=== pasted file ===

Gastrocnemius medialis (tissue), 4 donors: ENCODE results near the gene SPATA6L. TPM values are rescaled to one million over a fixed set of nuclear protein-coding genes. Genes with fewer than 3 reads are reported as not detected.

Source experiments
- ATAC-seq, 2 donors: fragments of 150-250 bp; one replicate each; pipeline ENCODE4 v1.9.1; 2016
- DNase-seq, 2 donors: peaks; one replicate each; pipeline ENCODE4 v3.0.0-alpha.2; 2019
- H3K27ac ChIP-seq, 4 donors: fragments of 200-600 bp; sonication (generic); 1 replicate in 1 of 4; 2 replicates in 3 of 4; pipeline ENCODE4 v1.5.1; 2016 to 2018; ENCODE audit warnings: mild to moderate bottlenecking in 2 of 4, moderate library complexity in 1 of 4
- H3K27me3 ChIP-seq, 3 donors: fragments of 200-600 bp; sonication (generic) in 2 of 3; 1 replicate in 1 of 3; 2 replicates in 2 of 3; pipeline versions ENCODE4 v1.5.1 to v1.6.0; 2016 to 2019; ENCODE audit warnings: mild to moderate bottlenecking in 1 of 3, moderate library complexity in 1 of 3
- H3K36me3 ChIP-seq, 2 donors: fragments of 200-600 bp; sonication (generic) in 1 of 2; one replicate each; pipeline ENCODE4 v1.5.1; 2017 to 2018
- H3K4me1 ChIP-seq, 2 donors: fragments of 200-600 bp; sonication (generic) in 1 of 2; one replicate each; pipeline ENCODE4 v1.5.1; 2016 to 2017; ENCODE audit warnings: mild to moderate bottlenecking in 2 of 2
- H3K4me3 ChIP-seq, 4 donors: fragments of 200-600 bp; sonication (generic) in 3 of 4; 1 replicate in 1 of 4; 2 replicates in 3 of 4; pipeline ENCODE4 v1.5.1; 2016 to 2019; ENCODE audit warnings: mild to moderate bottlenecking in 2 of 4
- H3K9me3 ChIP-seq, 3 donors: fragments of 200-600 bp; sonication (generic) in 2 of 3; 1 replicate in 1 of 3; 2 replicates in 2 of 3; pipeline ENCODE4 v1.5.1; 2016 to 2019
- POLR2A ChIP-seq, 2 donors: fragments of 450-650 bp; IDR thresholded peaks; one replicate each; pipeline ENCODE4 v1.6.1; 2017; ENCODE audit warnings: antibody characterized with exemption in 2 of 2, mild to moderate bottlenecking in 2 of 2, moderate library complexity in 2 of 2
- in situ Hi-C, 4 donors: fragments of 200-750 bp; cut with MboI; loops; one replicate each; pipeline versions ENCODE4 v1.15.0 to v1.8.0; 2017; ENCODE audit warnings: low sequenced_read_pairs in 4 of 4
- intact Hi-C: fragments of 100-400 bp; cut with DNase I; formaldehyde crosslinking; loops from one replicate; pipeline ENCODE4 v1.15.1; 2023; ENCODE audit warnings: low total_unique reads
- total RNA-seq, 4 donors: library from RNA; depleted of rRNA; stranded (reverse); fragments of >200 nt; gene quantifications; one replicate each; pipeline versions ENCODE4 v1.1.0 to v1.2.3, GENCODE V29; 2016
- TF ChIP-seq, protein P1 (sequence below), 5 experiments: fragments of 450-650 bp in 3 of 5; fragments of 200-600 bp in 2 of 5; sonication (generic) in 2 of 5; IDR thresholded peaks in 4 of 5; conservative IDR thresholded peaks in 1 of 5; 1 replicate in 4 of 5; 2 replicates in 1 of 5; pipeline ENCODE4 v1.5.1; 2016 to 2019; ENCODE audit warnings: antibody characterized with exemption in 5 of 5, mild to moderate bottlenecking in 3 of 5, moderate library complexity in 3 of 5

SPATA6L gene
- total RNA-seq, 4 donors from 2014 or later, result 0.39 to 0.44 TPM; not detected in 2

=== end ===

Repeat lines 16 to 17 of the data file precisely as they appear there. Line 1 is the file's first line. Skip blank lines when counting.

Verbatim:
SPATA6L gene
- total RNA-seq, 4 donors from 2014 or later, result 0.39 to 0.44 TPM; not detected in 2